Core Samples |

Core Samples

For years now, a bunch of friends with connections to the Park City and Salt Lake street scenes have gathered over the Fourth of July out at the Bertagnole sheep ranch in East Canyon to celebrate their independence from the mainstream.

They’re a wild bunch, to be sure, but also collectively embody much more than their share of our species’ overall artistic sensibility. You got your fine-arts painters and top-shelf acoustic musicians and vocalists interacting in a cultural stew with production geeks from the film biz and practitioners of the audio, video, and photographic arts.

Their genealogy harkens back to such earlier haunts as the old Saber Club, the One Big Union, the Alamo, the Quarter Note, the Handlebar, the Red Bell, Mama Eddie’s Right-On Beanery, the Forge, the Cosmic Aeroplane, and the "Bastille Family Reunion" (more on this later).

Myself, I’ve only partaken of past rituals at the ranch for music, gourmet grub, and campfires, never staying for more than a few hours at a time. This year, however, I headed right out after the KPCW party on Friday and stayed until Monday afternoon.

It was a weekend of rapture among the aspens and splendor in the grass as sounds of music, crackling firewood, and tinkling ice cubes filled the air. And if that wasn’t enough upside for the space-time, staying in touch with the outside world required an inordinate effort. At least that was our story and we stuck to it.

There is something to be said for a landscape dominated by camp chairs, coolers, tents, sheep camps, pop-up trailers, coolers, mandolins, guitars, fiddles, dog-eared paperbacks, dog-eared dogs, coolers, sumptuous repasts, and jugs of distilled blue agave (some of it aged) for breakfast. Did I mention the coolers?

One of the special attractions this year revolved around onetime-local Texas Joe Quinlivan’s traveling circus. As special-effects coordinator on HBO’S "Big Love," Joe Q., as he is reverently known, in partnership with his dogs Howdy and Shepp, hauled in a stage, booked a band (the Dirty Dog All-Stars) complete with sound and lights and, generally, had his way with the joint.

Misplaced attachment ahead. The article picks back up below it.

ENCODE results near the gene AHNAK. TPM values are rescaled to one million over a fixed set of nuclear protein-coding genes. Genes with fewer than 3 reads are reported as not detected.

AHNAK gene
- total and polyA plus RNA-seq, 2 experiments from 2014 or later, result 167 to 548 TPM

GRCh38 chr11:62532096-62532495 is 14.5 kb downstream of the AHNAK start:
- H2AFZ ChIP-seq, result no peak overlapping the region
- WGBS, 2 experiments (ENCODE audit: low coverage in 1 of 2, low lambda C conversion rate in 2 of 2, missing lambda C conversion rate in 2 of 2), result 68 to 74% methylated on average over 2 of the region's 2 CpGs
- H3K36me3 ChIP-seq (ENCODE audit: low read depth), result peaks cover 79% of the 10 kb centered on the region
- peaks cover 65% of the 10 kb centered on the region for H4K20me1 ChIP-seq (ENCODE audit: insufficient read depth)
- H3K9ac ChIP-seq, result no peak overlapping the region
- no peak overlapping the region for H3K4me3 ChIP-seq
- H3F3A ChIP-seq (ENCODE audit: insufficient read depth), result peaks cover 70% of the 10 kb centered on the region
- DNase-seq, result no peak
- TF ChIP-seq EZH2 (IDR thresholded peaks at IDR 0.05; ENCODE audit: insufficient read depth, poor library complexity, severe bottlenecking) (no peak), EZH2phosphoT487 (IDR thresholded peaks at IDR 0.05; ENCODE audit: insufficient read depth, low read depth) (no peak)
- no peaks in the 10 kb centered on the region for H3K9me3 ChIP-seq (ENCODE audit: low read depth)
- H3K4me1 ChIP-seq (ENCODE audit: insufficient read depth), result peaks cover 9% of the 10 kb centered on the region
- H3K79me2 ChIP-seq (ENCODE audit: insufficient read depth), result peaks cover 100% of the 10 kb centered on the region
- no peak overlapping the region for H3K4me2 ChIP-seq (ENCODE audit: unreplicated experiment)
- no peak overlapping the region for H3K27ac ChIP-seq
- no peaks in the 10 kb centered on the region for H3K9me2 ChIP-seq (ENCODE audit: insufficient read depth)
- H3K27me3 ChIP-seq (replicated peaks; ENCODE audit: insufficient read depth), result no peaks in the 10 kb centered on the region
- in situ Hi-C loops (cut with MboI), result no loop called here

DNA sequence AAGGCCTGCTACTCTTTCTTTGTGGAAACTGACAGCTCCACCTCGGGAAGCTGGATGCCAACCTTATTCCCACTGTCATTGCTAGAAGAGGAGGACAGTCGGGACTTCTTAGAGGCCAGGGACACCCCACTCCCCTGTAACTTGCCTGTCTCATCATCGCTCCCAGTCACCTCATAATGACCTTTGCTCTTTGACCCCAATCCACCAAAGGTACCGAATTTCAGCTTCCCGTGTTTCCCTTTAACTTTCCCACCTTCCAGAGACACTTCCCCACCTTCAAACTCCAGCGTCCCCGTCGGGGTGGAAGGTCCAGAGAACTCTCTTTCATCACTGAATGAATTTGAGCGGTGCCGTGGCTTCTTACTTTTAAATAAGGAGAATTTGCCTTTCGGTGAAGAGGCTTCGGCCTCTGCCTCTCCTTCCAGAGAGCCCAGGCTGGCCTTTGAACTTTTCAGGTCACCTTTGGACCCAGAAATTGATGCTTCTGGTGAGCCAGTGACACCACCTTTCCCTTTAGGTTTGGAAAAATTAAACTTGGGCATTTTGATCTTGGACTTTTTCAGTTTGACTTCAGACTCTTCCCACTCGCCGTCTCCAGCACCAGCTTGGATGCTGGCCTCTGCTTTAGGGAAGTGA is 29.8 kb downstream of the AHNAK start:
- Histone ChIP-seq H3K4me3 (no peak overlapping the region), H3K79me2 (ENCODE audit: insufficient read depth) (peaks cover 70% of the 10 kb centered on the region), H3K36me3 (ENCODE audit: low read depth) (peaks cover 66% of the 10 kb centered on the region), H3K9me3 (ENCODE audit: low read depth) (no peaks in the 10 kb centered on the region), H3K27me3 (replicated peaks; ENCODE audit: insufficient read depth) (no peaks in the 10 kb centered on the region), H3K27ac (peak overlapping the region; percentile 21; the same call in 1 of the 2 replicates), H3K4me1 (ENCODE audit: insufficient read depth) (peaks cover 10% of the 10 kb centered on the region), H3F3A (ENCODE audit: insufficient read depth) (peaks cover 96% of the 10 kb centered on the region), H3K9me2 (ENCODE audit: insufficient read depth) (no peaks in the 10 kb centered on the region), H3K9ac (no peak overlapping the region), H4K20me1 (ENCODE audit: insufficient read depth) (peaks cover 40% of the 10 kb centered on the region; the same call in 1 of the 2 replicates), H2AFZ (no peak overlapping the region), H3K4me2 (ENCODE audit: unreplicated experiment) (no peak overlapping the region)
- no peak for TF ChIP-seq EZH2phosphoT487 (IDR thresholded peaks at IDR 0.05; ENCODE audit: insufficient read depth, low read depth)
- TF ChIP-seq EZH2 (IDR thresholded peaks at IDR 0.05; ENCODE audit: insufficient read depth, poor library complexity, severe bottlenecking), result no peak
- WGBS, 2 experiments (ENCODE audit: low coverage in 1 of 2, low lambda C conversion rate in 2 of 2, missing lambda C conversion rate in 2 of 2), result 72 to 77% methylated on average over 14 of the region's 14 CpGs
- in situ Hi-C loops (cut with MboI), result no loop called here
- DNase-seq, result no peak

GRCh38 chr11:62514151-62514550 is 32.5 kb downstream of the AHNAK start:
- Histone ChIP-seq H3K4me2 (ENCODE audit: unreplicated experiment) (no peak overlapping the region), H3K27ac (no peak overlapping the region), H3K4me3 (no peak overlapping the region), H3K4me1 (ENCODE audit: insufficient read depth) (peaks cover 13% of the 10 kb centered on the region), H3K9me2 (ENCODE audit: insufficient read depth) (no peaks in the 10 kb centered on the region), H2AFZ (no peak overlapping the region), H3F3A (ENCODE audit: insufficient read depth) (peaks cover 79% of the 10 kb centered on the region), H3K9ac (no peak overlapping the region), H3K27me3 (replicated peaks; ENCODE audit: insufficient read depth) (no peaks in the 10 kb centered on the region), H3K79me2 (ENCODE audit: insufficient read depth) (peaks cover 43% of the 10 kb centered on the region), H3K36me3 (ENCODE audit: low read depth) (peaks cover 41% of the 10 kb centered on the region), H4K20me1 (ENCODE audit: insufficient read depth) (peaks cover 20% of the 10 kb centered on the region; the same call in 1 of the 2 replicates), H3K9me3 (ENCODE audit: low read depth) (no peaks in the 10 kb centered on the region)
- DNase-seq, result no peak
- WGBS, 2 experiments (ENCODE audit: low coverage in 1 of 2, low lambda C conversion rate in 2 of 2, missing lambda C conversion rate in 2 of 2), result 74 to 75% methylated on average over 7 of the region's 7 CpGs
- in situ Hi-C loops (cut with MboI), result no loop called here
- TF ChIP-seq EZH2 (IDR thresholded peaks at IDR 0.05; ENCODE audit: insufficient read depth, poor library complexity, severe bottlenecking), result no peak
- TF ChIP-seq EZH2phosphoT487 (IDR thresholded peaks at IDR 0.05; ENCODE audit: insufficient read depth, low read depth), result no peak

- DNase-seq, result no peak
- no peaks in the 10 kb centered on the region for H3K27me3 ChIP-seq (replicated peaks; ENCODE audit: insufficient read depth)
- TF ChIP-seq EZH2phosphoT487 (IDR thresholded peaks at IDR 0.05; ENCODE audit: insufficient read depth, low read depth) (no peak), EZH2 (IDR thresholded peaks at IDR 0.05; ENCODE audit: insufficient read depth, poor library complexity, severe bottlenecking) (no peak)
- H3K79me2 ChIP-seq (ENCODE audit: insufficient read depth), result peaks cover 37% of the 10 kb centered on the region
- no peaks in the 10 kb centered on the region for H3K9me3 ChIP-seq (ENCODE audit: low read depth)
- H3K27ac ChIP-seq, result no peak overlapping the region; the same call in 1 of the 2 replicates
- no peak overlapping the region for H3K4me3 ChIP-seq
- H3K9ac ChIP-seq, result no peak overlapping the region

To Bill and Julie Bertagnole, along with son Brandon, fell the wrangler duties of keeping the revelers in line, mostly in an upright position, and well-fed and hydrated. Like swallows to Capistrano, regulars to the event, from the Kona Coast of Hawaii to Memphis, Tennessee, and beyond, return each year.

More than a few of these regular attendees also have ties to a famous gathering from the summer of 1970 known as the "Bastille Family Reunion." During a time when such meetings-of-like-minds were frowned upon by the local constabulary, a conspiracy of sorts made it all possible.

Discovering that if you were having a "family reunion" at one of the local parks, rather than just a gathering of "crackpot protesters," that live music could then be included in your gathering, a contingent of local counterculture types got a permit for a "Bastille Family Reunion" from the Salt Lake Department of Parks and Public Areas for July 14, known worldwide as Bastille Day since the French Revolution of 1789.

What the Bastille family generally held in common centered around a huge revulsion to the Vietnam War, a total disgust for President Richard M. Nixon and all he stood for, and a firm belief that they held the moral high ground in their ongoing battle against the status quo. This, of course, included their choice of recreational anxiety inhibitors.

Well, today is the fortieth anniversary of that illustrious gathering, although the actual reunion won’t take place until this Saturday. Once again the "Bastille" family will gather from around the globe, recall those now gone, laughingly remember past antics, and, possibly, if the Reverend Willis has anything to do with it, toast a fetching photo of the long-ago leather-clad Bernadine Dohrn.

My favorite Bastille family yarn actually took place on Pioneer Day later that month when a trio of pranksters climbed to the "U" on the hillside behind the University of Utah toting end-rolls of newsprint fashioned into other similarly-sized letters of the alphabet to go above and below the "U."

Tricky Dick, you see, would actually be driving down North Temple from the airport with a perfect view of the "U" on his way to meet with his advisors in the LDS Church office building prior to attending the rodeo and snorting some green Jell-O. The Bastille boys just wanted to make sure he was properly welcomed.

Jay Meehan is a culture junkie and a free-lance writer with a background in commercial and community radio, among other pursuits. He has been a columnist and feature writer for various Park City publications going back to 1973.

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